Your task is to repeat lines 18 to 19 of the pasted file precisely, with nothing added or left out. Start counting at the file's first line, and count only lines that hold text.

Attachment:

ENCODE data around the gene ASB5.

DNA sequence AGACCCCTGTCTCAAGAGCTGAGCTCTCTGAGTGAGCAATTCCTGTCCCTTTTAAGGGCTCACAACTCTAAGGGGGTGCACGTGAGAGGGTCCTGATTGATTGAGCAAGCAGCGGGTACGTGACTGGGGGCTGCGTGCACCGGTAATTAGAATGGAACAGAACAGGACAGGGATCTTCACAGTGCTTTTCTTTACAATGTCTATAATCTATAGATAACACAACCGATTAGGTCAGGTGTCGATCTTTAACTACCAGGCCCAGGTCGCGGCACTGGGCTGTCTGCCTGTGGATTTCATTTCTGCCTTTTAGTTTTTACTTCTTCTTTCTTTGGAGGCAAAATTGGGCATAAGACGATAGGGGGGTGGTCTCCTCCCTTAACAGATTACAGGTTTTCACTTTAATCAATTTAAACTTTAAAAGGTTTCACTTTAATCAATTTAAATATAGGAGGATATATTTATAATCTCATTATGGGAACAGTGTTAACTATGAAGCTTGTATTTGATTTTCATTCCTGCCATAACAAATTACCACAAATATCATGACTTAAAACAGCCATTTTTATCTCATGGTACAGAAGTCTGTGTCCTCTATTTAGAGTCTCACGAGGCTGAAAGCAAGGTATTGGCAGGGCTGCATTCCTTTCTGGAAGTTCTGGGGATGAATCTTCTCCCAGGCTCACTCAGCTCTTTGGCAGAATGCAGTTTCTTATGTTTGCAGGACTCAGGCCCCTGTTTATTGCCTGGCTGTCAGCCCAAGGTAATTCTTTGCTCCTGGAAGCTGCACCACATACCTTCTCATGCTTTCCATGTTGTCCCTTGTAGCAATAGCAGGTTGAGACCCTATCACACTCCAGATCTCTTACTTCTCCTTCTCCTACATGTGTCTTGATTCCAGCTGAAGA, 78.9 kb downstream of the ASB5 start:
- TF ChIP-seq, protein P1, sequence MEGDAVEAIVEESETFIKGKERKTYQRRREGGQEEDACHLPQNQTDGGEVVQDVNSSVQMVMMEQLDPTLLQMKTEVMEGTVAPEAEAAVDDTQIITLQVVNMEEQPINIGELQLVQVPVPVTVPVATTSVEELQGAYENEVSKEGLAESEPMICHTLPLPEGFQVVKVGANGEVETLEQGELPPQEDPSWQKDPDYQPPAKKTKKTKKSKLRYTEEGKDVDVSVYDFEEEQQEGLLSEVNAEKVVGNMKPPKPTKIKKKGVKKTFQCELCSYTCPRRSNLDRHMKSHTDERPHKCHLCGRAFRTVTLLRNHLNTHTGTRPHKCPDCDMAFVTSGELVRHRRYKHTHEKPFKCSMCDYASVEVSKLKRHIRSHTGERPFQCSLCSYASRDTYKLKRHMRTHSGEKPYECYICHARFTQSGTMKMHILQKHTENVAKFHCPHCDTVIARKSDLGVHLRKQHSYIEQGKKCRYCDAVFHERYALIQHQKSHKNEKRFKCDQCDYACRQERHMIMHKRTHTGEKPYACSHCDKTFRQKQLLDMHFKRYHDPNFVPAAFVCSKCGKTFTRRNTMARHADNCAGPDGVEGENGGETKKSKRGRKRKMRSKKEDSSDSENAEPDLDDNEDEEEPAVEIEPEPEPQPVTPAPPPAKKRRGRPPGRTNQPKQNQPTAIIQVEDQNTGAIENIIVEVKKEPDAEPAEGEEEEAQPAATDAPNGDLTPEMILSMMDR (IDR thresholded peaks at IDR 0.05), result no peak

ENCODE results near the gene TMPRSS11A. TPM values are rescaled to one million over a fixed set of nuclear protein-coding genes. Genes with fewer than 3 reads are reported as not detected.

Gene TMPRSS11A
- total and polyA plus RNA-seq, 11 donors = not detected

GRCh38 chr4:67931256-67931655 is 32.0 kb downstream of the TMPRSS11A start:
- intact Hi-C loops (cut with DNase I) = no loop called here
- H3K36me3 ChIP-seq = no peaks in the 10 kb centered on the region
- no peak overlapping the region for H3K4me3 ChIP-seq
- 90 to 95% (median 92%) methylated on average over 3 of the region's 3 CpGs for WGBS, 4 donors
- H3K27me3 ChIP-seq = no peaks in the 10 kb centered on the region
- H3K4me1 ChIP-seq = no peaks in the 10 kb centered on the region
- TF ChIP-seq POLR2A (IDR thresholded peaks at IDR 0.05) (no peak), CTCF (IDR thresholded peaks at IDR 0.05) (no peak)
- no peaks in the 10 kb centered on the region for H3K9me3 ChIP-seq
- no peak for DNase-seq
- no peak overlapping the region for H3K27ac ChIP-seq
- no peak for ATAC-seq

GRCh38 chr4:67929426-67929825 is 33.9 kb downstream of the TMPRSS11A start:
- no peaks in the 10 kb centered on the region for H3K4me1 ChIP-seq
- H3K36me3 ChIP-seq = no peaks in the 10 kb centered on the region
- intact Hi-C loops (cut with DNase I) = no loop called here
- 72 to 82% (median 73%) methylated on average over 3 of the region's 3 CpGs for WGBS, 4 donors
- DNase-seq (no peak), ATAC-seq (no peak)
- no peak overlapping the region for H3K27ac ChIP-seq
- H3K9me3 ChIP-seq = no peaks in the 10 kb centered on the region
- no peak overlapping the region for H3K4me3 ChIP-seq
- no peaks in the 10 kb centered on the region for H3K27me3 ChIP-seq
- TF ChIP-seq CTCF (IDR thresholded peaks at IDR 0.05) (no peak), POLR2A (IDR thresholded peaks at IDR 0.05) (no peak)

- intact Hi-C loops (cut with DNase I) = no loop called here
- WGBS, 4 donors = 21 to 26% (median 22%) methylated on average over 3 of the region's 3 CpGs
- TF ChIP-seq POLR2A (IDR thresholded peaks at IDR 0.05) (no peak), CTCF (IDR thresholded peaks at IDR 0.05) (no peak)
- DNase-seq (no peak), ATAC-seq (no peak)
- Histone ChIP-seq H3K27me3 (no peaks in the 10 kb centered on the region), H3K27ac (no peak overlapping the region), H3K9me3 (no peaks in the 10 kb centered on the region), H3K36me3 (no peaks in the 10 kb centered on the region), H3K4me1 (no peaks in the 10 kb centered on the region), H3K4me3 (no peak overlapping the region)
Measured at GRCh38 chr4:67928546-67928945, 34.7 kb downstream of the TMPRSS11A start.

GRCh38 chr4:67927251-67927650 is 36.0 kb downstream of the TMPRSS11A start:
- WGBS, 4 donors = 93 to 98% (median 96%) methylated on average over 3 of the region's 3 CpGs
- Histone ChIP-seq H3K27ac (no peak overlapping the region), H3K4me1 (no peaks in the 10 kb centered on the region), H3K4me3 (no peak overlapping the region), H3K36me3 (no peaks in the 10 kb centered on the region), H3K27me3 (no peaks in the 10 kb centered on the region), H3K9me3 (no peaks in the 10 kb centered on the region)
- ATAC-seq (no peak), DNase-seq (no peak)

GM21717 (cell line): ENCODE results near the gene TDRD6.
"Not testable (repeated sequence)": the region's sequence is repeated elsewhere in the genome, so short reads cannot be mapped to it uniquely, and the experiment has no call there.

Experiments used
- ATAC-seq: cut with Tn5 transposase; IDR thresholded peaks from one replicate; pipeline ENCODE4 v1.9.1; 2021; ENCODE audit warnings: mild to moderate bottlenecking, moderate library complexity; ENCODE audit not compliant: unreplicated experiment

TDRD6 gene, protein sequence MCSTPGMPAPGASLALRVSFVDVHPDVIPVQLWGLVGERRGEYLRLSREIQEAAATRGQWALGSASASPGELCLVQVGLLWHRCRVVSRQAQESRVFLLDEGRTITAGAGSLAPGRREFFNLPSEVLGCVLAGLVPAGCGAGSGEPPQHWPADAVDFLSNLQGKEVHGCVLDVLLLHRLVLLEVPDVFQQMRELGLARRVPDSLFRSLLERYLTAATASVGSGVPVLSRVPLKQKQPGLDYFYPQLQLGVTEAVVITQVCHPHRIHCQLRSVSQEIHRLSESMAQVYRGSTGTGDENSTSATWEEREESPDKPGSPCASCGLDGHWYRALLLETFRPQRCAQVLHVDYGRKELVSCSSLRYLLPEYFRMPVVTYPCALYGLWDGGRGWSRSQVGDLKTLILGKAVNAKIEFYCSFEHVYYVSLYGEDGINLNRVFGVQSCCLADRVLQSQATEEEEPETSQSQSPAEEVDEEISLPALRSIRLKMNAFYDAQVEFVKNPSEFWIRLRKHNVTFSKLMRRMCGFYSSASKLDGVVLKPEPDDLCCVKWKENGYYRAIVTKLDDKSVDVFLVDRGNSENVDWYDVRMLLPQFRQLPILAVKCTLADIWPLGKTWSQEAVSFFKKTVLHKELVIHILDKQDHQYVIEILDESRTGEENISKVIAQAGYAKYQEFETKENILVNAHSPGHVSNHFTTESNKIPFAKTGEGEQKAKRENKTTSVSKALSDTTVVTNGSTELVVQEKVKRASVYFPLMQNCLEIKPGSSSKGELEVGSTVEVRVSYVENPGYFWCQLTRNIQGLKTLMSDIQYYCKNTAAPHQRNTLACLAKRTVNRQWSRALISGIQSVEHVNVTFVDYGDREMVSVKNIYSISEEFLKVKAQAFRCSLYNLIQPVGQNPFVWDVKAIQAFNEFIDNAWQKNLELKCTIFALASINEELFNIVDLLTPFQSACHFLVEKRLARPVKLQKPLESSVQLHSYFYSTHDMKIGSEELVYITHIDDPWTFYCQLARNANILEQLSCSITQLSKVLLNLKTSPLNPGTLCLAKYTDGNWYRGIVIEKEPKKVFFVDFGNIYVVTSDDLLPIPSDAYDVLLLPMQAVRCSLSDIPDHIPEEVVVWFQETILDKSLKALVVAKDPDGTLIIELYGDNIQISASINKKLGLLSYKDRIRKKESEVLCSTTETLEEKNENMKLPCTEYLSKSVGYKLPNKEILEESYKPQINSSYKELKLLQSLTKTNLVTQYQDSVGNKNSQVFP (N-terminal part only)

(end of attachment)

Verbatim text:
- no peak for ATAC-seq

GRCh38 chr4:67929426-67929825 is 33.9 kb downstream of the TMPRSS11A start: